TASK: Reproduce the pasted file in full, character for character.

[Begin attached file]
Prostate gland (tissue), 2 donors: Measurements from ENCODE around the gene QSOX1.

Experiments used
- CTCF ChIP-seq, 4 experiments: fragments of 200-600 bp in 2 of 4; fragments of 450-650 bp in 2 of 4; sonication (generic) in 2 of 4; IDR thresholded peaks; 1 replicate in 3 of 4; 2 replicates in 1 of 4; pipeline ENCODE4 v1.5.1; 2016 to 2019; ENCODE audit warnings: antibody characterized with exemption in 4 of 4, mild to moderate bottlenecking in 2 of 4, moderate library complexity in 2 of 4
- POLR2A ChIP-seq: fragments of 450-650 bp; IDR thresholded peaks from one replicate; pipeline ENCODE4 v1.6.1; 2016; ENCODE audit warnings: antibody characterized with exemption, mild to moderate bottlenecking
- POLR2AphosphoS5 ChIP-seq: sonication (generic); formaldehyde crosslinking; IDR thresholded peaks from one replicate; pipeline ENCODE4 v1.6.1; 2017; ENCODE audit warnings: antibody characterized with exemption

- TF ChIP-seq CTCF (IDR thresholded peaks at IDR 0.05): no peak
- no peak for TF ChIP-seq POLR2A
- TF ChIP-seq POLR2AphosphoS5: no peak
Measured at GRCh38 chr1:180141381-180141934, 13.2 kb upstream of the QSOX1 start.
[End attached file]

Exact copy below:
Prostate gland (tissue), 2 donors: Measurements from ENCODE around the gene QSOX1.

Experiments used
- CTCF ChIP-seq, 4 experiments: fragments of 200-600 bp in 2 of 4; fragments of 450-650 bp in 2 of 4; sonication (generic) in 2 of 4; IDR thresholded peaks; 1 replicate in 3 of 4; 2 replicates in 1 of 4; pipeline ENCODE4 v1.5.1; 2016 to 2019; ENCODE audit warnings: antibody characterized with exemption in 4 of 4, mild to moderate bottlenecking in 2 of 4, moderate library complexity in 2 of 4
- POLR2A ChIP-seq: fragments of 450-650 bp; IDR thresholded peaks from one replicate; pipeline ENCODE4 v1.6.1; 2016; ENCODE audit warnings: antibody characterized with exemption, mild to moderate bottlenecking
- POLR2AphosphoS5 ChIP-seq: sonication (generic); formaldehyde crosslinking; IDR thresholded peaks from one replicate; pipeline ENCODE4 v1.6.1; 2017; ENCODE audit warnings: antibody characterized with exemption

- TF ChIP-seq CTCF (IDR thresholded peaks at IDR 0.05): no peak
- no peak for TF ChIP-seq POLR2A
- TF ChIP-seq POLR2AphosphoS5: no peak
Measured at GRCh38 chr1:180141381-180141934, 13.2 kb upstream of the QSOX1 start.